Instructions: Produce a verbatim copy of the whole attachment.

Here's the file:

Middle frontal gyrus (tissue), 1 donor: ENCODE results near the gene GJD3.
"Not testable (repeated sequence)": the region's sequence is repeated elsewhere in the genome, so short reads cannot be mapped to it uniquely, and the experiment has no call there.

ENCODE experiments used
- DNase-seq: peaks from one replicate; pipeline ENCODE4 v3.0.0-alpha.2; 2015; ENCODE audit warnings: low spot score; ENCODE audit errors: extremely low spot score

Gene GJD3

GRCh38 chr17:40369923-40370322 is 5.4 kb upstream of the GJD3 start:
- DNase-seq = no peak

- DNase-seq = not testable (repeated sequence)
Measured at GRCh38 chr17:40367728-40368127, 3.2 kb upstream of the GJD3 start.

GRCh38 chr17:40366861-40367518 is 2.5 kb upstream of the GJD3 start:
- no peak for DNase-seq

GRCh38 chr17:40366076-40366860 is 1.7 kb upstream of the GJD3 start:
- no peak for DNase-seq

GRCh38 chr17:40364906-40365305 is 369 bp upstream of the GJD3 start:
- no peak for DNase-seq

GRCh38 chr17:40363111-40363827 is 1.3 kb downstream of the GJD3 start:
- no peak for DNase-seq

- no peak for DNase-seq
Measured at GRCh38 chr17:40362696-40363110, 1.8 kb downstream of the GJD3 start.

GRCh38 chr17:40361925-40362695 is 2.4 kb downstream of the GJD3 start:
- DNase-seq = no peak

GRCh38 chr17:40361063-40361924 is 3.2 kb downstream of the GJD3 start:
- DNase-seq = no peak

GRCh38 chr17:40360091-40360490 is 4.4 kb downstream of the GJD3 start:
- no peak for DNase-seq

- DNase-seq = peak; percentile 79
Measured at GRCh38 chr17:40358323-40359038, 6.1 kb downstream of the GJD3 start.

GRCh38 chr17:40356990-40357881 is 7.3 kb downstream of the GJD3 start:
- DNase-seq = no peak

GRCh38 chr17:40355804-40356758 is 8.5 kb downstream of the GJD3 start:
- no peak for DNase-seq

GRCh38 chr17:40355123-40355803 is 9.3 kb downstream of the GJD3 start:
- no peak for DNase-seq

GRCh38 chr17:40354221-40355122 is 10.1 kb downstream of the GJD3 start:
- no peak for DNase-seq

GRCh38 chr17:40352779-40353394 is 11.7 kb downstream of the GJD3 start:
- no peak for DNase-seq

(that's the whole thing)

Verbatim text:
Middle frontal gyrus (tissue), 1 donor: ENCODE results near the gene GJD3.
"Not testable (repeated sequence)": the region's sequence is repeated elsewhere in the genome, so short reads cannot be mapped to it uniquely, and the experiment has no call there.

ENCODE experiments used
- DNase-seq: peaks from one replicate; pipeline ENCODE4 v3.0.0-alpha.2; 2015; ENCODE audit warnings: low spot score; ENCODE audit errors: extremely low spot score

Gene GJD3

GRCh38 chr17:40369923-40370322 is 5.4 kb upstream of the GJD3 start:
- DNase-seq = no peak

- DNase-seq = not testable (repeated sequence)
Measured at GRCh38 chr17:40367728-40368127, 3.2 kb upstream of the GJD3 start.

GRCh38 chr17:40366861-40367518 is 2.5 kb upstream of the GJD3 start:
- no peak for DNase-seq

GRCh38 chr17:40366076-40366860 is 1.7 kb upstream of the GJD3 start:
- no peak for DNase-seq

GRCh38 chr17:40364906-40365305 is 369 bp upstream of the GJD3 start:
- no peak for DNase-seq

GRCh38 chr17:40363111-40363827 is 1.3 kb downstream of the GJD3 start:
- no peak for DNase-seq

- no peak for DNase-seq
Measured at GRCh38 chr17:40362696-40363110, 1.8 kb downstream of the GJD3 start.

GRCh38 chr17:40361925-40362695 is 2.4 kb downstream of the GJD3 start:
- DNase-seq = no peak

GRCh38 chr17:40361063-40361924 is 3.2 kb downstream of the GJD3 start:
- DNase-seq = no peak

GRCh38 chr17:40360091-40360490 is 4.4 kb downstream of the GJD3 start:
- no peak for DNase-seq

- DNase-seq = peak; percentile 79
Measured at GRCh38 chr17:40358323-40359038, 6.1 kb downstream of the GJD3 start.

GRCh38 chr17:40356990-40357881 is 7.3 kb downstream of the GJD3 start:
- DNase-seq = no peak

GRCh38 chr17:40355804-40356758 is 8.5 kb downstream of the GJD3 start:
- no peak for DNase-seq

GRCh38 chr17:40355123-40355803 is 9.3 kb downstream of the GJD3 start:
- no peak for DNase-seq

GRCh38 chr17:40354221-40355122 is 10.1 kb downstream of the GJD3 start:
- no peak for DNase-seq

GRCh38 chr17:40352779-40353394 is 11.7 kb downstream of the GJD3 start:
- no peak for DNase-seq